- A French report has criticized insufficient coordination between the United Kingdom and France in reducing English Channel migrant crossings.
- The report notes that France is struggling to establish operational cooperation arrangements with the UK.
- Britain’s Home Office disputes the report, saying it is based on outdated information and doesn’t accurately represent the working relationship.
The United Kingdom is not sufficiently coordinating with France in efforts to reduce the number of migrants crossing the English Channel in small boats, according to a French report that points to the “uncertain effectiveness” of illegal migration policies.
France is “struggling to develop operational cooperation arrangements” with the U.K., according to the report published Thursday by France’s Court of Accounts, a body in charge of auditing the use of public funds, independent from the government and parliament.
The report refers in particular to a joint intelligence unit created in 2020 to fight human smuggling and reduce the number of people risking their lives to cross the Channel illegally. In 2022, it helped dismantle seven illegal migration networks.
The Court “found that the British don’t provide usable information on the departures of small boats, and give very general, first-level information that has not been counter-checked.”
Information on the circumstances in which migrants arrive and their nationalities “appears to be very patchy,” the report said. “The relationship between France and the UK is therefore unbalanced in terms of information and intelligence exchange.”
Britain’s Home Office said Thursday that the report “is based on out-of-date information and does not accurately reflect our current working relationship, including intelligence sharing, with France.”
“In the last two years, we have taken more robust action alongside them to crack down on vile people-smuggling gangs and stop the boats,” it said in a statement. “We continue to work closely with French partners at all levels, helping to drive forward improvements in the prevention of crossing attempts, both on the beaches and long before they reach them.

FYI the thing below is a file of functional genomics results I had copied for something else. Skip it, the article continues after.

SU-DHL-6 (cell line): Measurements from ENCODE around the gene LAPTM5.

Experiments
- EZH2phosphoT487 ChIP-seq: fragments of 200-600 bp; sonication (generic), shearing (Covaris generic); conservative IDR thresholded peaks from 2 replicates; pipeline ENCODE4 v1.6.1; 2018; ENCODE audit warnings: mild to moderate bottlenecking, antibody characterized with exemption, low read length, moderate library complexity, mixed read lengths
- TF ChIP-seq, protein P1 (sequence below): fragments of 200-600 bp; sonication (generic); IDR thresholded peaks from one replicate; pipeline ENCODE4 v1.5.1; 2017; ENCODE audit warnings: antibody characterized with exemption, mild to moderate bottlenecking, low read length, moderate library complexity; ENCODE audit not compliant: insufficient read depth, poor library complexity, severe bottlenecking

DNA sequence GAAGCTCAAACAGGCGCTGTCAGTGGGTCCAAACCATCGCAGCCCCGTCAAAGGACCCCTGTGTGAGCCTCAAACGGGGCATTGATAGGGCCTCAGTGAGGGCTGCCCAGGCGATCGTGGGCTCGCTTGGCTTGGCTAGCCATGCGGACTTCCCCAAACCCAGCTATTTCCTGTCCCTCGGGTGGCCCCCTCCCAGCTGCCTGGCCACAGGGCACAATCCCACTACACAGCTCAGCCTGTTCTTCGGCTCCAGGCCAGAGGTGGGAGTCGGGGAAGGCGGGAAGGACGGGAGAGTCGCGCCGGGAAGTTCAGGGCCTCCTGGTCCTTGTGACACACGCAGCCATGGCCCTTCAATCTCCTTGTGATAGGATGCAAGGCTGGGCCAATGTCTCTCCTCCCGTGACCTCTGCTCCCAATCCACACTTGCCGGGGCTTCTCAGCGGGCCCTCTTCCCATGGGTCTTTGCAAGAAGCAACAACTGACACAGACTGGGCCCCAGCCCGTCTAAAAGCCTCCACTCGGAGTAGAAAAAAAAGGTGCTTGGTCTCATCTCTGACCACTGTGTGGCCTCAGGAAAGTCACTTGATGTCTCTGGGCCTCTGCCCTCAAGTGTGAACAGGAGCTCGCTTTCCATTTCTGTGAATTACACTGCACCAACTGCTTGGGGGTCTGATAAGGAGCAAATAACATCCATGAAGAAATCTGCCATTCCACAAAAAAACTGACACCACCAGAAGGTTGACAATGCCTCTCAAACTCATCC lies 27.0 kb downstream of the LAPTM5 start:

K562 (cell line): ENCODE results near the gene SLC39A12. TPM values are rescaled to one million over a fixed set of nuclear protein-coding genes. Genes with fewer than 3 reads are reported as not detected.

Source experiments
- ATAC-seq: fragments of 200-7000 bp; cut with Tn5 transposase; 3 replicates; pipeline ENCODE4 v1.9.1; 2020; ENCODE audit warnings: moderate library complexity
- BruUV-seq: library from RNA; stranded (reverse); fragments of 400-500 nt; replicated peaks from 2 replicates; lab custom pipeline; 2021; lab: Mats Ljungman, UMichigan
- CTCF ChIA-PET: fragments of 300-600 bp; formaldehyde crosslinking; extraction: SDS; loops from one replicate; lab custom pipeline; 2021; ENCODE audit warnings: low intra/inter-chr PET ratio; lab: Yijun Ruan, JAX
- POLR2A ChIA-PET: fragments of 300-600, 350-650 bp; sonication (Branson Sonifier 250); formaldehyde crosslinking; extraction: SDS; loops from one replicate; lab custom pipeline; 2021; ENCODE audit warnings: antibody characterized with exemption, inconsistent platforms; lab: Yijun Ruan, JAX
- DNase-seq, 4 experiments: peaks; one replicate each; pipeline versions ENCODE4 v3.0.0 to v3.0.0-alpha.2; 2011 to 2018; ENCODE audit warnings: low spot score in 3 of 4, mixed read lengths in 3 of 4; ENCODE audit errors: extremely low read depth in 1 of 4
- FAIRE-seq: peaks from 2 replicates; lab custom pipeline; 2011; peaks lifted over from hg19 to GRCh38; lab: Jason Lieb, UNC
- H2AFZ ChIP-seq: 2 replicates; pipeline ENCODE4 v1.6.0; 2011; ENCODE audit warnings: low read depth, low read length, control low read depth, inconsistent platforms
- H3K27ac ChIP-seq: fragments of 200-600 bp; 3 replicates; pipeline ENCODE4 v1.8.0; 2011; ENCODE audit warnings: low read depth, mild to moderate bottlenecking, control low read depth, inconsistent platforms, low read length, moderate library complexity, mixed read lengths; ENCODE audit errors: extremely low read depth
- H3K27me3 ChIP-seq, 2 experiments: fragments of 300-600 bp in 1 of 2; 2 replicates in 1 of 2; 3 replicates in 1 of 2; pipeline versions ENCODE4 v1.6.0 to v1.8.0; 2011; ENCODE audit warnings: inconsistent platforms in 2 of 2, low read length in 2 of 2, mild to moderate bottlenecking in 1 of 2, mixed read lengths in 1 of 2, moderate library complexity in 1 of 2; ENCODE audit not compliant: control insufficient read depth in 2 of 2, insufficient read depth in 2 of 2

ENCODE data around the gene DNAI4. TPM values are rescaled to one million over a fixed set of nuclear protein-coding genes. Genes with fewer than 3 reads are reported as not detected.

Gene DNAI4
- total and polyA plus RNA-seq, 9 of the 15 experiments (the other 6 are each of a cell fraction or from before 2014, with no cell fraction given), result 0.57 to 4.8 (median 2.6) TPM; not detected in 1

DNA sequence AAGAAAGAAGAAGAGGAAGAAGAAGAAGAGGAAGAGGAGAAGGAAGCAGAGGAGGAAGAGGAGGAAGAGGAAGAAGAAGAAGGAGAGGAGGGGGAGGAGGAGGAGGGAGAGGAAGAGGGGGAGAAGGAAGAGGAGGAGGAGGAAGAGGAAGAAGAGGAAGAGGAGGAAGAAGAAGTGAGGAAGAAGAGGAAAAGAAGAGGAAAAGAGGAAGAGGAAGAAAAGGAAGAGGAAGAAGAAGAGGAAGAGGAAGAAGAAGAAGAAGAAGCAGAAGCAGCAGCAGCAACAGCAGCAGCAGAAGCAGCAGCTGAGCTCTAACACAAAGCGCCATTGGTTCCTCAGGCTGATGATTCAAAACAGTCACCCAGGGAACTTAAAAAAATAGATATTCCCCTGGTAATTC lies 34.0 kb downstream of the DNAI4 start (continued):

The U.K. Defense Ministry estimated that crossings of the English Channel by boat increased by at least 58% between 2021 and 2022, a year that saw over 45,000 migrants arrested on British shores.
The report said 56% of crossing attempts were prevented that same year — unchanged from the year before.
The British government announced this week that the number of migrants crossing fell by more than a third in 2023, to just under 26,000.
Britain’s Home Office said that another 26,000 “of these dangerous, illegal and unnecessary crossing attempts were prevented in 2023 thanks to our partnership with France.”
France in recent years has stepped up efforts to prevent migrants from crossing the Channel, including through more police, equipment and facilities. The country received $243 million from the U.K. from 2018 to 2022 as part of a bilateral agreement and British Prime Minister Rishi Sunak last March promised 541 million euros for the 2023-2026 period.
The number of people living illegally in France is unknown, but researchers from the Pew Research Center estimated their numbers in 2017 to be between 300,000 and 400,000, in a country of 67 million inhabitants. This is about three times fewer migrants with no legal status than in the U.K. and Germany.
The Court of Account’s report assessed a series of other issues related to illegal immigration policies, which were subject to 133 changes in law in the past decade.
It pointed to the difficulty of implementing orders to leave the national territory, despite France carrying out the most deportations in the European Union. Over 150,000 such decisions were made in 2022 and only 10% of the concerned people actually left, it said.
Amid recent debate over an immigration bill that focused largely on how to speed up the deportation process, the report said that “international comparisons suggest that a change of scale is not realistic” regarding such policies.
U.K. authorities sent back about 3,500 people to their home country and Germany sent back about 13,000 people in 2022, according to statistics gathered by the French Interior Ministry.
Reasons listed in the report include French authorities’ difficulty to prove the identity of the concerned migrants, reluctance from home countries to issue authorization to let them in and refusal by commercial airlines and plane pilots to take them onboard.
The Court of Account instead suggested enacting policies that would encourage migrants to voluntarily move back to their home countries by offering them money. Such policies have been proven to have “significant efficiency,” the Court said, noting that France is lagging behind the UK and Germany in that respect.
Pierre Moscovici, head of the Court of Account, said Thursday the body also recommends a better organization of border guards and police to make them more efficient, noting that more people are illegally crossing the border, mostly from Italy and Spain, in recent years.
Irregular immigration costs France about 1.8 billion euros each year and involves 16,000 state employees, police and military, the Court said.